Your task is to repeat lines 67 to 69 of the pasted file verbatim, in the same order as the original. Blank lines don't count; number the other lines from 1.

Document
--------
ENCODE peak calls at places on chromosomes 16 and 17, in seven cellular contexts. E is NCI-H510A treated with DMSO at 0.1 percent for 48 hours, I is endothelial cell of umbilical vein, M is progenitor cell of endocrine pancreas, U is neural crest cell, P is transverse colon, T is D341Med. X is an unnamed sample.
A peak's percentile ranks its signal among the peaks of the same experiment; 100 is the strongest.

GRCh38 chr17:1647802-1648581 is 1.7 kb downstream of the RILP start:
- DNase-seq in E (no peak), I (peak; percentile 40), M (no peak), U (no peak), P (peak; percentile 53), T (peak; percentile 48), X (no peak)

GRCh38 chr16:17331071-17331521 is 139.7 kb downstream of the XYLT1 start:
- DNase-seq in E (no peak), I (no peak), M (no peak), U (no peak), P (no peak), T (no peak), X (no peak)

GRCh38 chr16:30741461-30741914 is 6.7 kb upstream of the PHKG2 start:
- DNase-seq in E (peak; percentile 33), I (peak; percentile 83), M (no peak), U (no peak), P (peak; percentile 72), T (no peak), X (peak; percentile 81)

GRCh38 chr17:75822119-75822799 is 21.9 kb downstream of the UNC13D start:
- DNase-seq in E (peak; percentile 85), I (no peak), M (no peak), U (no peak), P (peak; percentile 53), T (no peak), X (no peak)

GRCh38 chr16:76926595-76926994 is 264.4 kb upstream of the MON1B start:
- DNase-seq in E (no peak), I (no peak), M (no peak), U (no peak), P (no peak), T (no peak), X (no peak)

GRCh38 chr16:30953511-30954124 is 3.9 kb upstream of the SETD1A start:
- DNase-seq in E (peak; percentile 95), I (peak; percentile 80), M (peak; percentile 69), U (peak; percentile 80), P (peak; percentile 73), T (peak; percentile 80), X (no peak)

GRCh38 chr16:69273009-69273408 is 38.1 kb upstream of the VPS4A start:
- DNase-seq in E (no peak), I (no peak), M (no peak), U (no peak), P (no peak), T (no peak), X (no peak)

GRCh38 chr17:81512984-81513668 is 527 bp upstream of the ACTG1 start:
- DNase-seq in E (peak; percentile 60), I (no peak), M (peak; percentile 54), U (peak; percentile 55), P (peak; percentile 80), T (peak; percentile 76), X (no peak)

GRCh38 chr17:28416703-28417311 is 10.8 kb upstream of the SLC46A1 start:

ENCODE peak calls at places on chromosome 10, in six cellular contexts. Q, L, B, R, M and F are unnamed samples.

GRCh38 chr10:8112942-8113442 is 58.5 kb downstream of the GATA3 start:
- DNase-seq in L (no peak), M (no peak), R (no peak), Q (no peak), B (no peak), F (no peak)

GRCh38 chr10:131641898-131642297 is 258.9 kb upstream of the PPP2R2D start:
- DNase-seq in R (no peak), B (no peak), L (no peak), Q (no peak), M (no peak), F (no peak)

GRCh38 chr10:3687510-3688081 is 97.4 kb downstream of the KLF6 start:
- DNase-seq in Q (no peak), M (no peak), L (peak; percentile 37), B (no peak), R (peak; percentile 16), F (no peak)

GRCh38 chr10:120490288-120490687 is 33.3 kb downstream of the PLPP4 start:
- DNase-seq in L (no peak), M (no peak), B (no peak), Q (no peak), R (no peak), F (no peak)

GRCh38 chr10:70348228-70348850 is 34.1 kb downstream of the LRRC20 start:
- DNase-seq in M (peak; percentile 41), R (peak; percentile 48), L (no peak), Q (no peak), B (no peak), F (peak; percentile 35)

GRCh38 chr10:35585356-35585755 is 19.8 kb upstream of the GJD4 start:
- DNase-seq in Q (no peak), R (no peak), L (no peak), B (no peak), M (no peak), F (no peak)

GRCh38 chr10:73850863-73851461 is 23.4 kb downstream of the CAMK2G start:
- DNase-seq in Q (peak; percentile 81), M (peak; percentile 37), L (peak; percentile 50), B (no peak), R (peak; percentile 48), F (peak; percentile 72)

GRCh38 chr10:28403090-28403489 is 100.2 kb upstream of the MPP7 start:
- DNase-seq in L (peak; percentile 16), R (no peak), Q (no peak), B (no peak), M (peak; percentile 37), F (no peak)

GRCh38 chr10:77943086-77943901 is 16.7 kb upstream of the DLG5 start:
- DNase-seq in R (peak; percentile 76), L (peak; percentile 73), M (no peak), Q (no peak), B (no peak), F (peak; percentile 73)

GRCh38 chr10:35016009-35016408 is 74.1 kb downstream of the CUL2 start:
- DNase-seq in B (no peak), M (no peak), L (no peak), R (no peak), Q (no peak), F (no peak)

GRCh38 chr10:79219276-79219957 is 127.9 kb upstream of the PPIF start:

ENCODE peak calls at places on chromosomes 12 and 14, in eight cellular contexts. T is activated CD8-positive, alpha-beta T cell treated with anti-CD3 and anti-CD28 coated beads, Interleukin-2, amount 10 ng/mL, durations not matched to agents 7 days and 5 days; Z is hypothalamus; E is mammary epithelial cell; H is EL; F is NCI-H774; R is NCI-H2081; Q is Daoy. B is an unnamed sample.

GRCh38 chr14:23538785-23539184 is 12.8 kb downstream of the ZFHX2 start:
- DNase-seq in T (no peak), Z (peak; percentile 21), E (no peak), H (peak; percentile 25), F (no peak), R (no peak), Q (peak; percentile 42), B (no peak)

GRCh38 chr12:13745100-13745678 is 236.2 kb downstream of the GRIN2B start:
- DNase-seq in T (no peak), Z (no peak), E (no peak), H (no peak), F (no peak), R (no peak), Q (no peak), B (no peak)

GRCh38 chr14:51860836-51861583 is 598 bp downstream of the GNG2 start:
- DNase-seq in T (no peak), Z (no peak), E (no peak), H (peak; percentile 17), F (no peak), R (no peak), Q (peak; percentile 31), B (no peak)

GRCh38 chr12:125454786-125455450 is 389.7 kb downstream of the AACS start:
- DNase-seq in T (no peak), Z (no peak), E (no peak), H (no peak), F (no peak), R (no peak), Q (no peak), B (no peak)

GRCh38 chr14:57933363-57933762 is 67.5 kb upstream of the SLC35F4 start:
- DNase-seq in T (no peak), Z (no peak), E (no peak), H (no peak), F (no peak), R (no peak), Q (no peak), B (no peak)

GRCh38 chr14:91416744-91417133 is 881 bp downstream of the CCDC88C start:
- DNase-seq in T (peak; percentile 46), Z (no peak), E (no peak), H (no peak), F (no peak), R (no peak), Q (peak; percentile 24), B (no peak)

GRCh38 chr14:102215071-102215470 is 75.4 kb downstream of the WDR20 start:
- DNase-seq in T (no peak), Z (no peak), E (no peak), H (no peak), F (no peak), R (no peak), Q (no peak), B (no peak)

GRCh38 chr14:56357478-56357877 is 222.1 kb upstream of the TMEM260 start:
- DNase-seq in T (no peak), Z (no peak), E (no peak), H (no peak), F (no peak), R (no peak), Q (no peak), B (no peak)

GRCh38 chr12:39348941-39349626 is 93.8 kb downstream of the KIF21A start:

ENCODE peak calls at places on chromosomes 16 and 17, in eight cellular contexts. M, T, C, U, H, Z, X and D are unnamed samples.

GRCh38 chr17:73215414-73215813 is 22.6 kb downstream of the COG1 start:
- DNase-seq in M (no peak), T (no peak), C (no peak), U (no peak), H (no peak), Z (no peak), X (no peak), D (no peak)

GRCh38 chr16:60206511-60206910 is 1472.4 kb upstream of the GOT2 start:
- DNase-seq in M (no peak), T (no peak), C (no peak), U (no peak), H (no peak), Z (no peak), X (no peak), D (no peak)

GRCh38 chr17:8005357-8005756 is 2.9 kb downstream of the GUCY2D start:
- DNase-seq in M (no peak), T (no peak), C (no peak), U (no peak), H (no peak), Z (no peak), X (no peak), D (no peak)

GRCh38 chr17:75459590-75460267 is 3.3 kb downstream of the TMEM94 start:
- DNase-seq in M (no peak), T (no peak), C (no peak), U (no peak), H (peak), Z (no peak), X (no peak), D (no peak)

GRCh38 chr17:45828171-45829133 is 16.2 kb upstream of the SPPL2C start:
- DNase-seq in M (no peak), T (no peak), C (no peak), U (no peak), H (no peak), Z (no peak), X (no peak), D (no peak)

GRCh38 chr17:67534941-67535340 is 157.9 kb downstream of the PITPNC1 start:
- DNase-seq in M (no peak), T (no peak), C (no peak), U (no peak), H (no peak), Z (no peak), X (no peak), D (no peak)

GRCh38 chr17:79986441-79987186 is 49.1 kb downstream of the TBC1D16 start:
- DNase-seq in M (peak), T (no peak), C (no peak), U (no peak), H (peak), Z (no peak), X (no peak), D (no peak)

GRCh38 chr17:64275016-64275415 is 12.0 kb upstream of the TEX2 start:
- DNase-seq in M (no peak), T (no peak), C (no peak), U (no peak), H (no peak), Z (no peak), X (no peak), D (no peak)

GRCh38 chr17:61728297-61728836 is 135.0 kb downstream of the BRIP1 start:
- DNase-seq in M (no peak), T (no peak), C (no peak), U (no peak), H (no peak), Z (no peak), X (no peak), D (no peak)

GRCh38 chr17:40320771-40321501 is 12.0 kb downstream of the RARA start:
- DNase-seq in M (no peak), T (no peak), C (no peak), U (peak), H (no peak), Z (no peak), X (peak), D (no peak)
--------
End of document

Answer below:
GRCh38 chr17:75459590-75460267 is 3.3 kb downstream of the TMEM94 start:
- DNase-seq in M (no peak), T (no peak), C (no peak), U (no peak), H (peak), Z (no peak), X (no peak), D (no peak)

GRCh38 chr17:45828171-45829133 is 16.2 kb upstream of the SPPL2C start: